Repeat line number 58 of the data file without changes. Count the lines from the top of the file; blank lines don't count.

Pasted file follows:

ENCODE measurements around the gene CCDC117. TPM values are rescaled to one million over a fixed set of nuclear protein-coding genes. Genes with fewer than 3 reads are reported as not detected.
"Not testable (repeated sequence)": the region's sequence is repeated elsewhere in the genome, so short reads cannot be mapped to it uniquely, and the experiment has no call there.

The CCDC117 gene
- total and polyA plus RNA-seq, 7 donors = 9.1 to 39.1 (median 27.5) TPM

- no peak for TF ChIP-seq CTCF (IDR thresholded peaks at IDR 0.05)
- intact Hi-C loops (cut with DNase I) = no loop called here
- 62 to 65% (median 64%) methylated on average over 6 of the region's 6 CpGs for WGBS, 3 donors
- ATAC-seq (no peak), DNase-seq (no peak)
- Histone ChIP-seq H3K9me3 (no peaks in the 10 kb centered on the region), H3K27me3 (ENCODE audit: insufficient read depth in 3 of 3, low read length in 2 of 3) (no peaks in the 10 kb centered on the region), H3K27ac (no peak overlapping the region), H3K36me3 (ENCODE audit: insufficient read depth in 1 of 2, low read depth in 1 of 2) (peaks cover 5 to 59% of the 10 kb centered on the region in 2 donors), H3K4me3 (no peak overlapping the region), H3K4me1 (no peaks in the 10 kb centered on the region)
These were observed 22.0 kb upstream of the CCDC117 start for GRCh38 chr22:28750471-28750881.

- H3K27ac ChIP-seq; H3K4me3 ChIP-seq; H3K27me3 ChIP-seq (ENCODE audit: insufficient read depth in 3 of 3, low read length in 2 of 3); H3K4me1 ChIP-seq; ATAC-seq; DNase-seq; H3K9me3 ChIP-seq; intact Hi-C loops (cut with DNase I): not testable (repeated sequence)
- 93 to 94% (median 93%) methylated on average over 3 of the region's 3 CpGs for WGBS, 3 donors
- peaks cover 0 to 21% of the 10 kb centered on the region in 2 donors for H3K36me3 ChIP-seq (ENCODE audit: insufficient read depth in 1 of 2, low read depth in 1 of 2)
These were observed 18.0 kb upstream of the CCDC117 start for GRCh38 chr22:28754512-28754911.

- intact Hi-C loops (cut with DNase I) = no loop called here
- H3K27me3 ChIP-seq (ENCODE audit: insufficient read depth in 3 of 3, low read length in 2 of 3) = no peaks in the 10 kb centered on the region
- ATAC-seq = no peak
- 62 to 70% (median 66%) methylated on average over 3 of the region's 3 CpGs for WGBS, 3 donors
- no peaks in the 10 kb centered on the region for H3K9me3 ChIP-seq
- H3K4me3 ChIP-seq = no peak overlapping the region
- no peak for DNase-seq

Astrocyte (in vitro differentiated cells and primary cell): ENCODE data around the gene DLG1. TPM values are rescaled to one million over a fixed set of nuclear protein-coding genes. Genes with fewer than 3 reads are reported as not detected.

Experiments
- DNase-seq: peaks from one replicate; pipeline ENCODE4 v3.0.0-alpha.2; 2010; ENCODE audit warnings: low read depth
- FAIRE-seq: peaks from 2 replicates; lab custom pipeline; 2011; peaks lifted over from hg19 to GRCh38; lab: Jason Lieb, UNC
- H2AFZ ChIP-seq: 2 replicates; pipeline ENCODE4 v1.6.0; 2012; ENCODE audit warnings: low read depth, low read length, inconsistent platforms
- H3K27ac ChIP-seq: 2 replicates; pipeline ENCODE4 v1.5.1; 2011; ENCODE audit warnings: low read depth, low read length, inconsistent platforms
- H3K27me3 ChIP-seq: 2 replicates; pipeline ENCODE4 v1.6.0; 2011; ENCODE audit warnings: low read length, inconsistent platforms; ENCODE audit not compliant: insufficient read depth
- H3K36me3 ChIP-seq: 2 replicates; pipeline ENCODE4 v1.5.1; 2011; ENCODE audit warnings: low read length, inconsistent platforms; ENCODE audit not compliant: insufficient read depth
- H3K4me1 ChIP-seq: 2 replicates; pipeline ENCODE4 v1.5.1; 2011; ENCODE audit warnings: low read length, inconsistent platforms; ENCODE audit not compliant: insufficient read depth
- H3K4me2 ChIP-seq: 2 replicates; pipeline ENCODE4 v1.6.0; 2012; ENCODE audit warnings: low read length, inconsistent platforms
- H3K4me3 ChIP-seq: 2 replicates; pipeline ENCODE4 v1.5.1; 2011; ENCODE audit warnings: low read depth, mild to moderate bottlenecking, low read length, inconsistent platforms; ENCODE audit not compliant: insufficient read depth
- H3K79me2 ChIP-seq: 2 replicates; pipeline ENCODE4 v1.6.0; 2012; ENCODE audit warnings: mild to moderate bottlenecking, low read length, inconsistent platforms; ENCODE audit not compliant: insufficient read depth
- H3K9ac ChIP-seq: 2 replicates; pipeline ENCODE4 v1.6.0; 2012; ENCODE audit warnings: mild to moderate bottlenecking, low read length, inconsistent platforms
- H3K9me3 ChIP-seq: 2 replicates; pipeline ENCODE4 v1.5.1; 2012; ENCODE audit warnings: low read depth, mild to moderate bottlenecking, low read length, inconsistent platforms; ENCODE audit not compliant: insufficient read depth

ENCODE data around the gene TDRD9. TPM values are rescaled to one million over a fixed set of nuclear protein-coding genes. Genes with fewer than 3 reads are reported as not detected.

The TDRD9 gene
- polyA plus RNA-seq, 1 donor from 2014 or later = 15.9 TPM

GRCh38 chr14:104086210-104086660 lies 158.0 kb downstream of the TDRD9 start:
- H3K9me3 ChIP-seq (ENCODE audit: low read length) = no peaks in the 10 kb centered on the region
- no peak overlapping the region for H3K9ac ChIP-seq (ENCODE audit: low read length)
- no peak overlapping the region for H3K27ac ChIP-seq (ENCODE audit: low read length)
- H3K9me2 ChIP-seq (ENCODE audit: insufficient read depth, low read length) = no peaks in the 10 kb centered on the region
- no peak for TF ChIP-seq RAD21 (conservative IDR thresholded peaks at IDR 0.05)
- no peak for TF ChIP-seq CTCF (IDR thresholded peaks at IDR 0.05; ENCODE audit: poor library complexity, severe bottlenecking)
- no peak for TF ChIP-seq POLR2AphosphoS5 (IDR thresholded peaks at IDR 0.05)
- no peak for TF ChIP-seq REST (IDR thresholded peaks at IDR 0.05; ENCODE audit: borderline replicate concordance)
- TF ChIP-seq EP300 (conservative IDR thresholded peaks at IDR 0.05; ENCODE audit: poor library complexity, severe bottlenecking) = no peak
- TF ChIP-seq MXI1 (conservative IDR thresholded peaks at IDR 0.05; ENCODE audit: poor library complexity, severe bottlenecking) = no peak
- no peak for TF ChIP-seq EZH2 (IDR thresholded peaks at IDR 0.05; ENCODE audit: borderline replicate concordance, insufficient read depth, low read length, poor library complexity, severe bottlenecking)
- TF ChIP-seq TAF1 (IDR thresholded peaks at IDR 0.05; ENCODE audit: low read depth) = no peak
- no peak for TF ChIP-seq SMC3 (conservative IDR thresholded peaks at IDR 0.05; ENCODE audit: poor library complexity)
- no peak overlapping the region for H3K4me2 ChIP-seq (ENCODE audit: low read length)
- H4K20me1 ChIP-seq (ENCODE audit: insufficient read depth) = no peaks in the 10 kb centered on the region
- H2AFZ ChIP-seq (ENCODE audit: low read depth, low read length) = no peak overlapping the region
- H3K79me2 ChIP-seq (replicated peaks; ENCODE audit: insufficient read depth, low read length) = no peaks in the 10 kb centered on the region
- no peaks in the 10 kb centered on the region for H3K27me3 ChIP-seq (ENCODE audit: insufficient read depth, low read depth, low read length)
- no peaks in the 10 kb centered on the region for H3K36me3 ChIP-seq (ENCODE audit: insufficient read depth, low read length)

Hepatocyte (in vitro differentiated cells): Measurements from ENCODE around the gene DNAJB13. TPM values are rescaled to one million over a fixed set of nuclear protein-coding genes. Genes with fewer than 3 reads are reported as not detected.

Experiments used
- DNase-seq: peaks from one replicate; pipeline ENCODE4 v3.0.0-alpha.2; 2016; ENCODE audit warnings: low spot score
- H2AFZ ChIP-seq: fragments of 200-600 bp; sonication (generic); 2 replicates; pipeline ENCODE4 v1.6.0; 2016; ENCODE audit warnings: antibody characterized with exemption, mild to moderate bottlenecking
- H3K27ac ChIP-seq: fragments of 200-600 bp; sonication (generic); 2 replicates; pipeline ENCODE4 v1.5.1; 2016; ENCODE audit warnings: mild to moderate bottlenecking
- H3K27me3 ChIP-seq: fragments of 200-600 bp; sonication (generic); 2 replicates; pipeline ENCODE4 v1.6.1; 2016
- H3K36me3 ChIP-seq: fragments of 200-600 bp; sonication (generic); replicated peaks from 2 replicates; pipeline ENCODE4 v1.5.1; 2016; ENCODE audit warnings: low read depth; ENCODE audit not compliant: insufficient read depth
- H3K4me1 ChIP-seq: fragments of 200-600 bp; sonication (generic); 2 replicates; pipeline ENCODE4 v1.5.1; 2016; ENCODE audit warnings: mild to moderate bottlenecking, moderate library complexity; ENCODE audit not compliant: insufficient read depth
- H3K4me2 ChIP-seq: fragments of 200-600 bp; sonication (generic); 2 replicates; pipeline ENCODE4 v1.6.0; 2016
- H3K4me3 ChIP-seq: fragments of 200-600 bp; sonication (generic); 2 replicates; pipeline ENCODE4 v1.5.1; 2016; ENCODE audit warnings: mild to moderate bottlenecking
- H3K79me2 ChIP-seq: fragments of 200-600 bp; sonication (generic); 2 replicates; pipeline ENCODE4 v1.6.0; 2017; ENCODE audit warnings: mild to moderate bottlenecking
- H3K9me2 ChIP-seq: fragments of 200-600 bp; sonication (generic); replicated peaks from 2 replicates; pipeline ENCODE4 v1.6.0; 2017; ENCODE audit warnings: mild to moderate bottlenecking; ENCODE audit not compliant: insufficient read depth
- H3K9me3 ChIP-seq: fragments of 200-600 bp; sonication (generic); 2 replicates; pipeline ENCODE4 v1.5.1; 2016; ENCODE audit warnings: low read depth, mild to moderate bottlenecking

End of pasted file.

- no peaks in the 10 kb centered on the region for H3K36me3 ChIP-seq (ENCODE audit: insufficient read depth, low read length)